moral homilies every time I ask you for a dollar, but Miss La Rue is as
good as any of your friends any day."
The other controlled himself. "What is it you want?" he demanded
directly: "Money? If so, how much?"
"A hundred will do," the younger man said eagerly. "I lost a little on
cards lately, and have to borrow. To-night I met the girl - - "
Frederick Cavendish silenced him and tendered him the bills. "Now," he
said gravely, "this is the last, unless - unless you cut out such people
as Celeste La Rue and others that you train with. I'm tired of paying
bills for your inane extravagances and parties. I can curtail your
income and what's more, I will unless you change."
"Cut me off?" The younger Cavendish's voice took on an incredulous
The other nodded. "Just that," he said. "You've reached the limit."
For a moment the dissipated youth surveyed his cousin, then an angry
flush mounted into his pasty face.
"You - you - " he stuttered, " - you go to hell."
Without another word the elderly Cavendish summoned the waiter, paid
the bill, and walked toward the door. John stared after him, a smile
of derision on his face. He had heard Cavendish threaten before.
"Your cousin seemed peeved," suggested Miss La Rue.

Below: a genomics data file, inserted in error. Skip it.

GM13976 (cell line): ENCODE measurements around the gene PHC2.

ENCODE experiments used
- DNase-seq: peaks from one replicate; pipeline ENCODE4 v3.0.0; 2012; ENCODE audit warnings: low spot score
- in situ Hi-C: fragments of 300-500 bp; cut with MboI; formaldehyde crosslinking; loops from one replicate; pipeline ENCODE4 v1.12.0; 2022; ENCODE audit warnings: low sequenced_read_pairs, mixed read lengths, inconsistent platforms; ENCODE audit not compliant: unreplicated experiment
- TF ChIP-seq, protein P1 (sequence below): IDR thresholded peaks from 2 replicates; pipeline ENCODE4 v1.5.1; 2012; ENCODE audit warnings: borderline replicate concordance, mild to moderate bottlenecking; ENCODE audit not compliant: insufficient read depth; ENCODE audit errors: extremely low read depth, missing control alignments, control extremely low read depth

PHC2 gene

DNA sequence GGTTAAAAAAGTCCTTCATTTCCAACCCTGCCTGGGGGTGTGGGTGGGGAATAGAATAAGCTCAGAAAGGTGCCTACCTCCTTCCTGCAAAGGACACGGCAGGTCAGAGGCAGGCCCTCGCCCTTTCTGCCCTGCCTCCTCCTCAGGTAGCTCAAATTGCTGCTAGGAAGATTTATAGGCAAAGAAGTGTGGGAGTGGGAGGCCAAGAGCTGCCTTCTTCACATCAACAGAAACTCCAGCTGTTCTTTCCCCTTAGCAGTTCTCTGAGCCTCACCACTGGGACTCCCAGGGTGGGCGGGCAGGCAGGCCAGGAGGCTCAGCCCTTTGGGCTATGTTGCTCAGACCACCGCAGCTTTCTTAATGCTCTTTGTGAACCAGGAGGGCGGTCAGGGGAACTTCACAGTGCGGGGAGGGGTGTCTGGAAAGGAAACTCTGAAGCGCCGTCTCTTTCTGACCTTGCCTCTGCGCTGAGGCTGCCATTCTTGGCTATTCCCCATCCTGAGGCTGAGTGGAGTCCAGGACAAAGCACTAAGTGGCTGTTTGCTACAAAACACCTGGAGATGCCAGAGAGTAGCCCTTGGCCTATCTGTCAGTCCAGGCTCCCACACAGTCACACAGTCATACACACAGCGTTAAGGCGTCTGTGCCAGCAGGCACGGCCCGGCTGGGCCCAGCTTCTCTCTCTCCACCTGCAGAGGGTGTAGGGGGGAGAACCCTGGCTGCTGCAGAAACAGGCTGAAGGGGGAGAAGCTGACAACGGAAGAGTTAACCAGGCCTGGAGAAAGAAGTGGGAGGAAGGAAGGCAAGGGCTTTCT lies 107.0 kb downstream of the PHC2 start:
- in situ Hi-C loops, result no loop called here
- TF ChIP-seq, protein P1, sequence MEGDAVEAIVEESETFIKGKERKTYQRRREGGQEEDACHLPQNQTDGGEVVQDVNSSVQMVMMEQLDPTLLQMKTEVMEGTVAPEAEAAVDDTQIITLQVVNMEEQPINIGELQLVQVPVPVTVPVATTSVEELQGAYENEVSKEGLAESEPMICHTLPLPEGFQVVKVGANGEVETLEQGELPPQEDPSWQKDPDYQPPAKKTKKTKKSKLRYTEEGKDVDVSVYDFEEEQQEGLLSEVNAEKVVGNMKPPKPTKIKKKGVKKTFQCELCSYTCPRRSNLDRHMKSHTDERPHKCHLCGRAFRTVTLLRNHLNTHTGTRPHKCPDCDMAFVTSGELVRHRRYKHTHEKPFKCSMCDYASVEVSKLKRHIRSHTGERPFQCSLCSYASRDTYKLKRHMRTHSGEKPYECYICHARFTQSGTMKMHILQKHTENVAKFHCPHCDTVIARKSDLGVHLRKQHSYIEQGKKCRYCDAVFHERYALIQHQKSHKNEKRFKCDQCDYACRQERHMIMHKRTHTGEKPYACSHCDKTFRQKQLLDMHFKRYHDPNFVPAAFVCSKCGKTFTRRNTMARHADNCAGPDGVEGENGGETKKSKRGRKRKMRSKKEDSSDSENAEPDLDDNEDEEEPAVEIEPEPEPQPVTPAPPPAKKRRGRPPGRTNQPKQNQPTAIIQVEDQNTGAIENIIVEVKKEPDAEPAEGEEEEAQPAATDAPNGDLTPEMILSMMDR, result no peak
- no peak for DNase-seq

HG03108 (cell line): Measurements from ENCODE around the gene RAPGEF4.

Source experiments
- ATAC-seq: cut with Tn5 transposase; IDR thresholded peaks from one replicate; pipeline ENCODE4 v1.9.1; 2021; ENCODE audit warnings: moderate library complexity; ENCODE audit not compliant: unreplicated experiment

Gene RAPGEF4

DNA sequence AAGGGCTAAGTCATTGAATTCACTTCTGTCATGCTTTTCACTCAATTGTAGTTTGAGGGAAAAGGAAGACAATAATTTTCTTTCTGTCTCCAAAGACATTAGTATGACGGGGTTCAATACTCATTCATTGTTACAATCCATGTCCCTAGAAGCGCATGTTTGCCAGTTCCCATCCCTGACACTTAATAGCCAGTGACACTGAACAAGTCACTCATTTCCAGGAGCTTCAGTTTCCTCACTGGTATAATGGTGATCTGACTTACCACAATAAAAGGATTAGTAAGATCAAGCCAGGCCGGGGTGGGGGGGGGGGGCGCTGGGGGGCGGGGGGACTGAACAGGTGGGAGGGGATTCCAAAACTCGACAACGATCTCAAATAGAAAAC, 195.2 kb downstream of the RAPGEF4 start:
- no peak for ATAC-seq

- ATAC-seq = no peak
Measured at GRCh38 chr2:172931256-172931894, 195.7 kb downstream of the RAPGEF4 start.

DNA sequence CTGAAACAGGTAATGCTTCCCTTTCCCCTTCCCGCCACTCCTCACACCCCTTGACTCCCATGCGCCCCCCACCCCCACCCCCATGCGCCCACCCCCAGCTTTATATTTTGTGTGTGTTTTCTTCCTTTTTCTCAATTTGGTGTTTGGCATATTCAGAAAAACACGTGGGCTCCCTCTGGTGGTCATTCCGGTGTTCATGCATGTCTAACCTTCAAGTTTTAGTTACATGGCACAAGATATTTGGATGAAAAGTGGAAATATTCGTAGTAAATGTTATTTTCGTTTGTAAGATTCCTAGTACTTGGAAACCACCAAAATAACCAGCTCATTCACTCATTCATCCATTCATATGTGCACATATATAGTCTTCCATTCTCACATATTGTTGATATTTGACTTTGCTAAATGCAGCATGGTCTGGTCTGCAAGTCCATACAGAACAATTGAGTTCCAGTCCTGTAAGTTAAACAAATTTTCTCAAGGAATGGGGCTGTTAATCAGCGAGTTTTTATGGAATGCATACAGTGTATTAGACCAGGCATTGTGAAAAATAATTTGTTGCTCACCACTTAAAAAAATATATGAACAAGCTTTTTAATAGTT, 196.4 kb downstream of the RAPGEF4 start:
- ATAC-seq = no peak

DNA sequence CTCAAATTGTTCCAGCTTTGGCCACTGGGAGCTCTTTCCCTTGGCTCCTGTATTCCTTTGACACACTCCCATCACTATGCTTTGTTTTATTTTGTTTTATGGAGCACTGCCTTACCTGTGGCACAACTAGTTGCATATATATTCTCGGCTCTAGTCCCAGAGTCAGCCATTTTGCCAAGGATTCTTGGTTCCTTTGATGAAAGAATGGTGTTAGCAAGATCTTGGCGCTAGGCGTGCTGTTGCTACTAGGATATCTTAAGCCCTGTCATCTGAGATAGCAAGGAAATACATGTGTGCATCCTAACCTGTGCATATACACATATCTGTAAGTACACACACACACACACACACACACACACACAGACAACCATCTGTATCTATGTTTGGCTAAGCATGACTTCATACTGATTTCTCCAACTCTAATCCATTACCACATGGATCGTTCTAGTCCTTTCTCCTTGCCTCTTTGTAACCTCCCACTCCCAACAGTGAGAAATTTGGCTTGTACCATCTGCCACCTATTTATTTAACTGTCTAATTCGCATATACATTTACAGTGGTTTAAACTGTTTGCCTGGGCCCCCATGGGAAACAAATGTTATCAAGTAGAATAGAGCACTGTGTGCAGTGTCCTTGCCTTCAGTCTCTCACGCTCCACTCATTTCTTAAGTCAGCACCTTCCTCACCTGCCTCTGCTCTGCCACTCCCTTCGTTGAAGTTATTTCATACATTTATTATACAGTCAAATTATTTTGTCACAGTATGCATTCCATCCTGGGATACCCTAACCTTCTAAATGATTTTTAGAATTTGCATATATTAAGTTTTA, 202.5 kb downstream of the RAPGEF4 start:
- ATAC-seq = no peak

"It's his nature," explained John. "Got sore because I asked him for a
mere hundred and threatened to cut off my income unless I quit you two."
"You told him where to go," Miss La Rue said, laughing. "I heard you,
but I don't suppose he'll go - he doesn't look like that kind."
"Anyhow, I told him," laughed John; then producing a large bill, cried:
"Drink up, people, they're on me - and goody-goody cousin Fred."
When Frederick Cavendish reached the street and the fresh night air
raced through his lungs he came to a sudden realisation and then a
resolution. The realisation was that since further pleading would
avail nothing with John Cavendish, he needed a lesson. The resolution
was to give it to him. Both strengthened his previous half-hearted
desire to meet Westcott, into determination.
He turned the matter over in his mind as he walked along until
reflection was ended by the doors of the College Club which appeared
abruptly and took him in their swinging circle. He went immediately to
the writing-room, laid aside his things and sat down. The first thing
to do, he decided, was to obtain an attorney and consult him regarding
the proper steps. For no other reason than that they had met
occasionally in the corridor he thought of Patrick Enright, a heavy-set
man with a loud voice and given to wearing expensive clothes.
Calling a page boy, he asked that Enright be located if possible.
During the ensuing wait he outlined on a scrap of paper what he
proposed doing. Fifteen minutes passed before Enright, suave and
apparently young except for growing baldness, appeared.
"I take it you are Mr. Cavendish," he said, advancing, "and that you
are in immediate need of an attorney's counsel."
Cavendish nodded, shook hands, and motioned him into a chair. "I have
been called suddenly out of town, Mr. Enright," he explained, "and for
certain reasons which need not be disclosed I deem it necessary to
execute a will. I am the only son of the late William Huntington
Cavendish; also his sole heir, and in the event of my death without a
will, the property would descend to my only known relative, a cousin."
"His name?" Mr. Enright asked.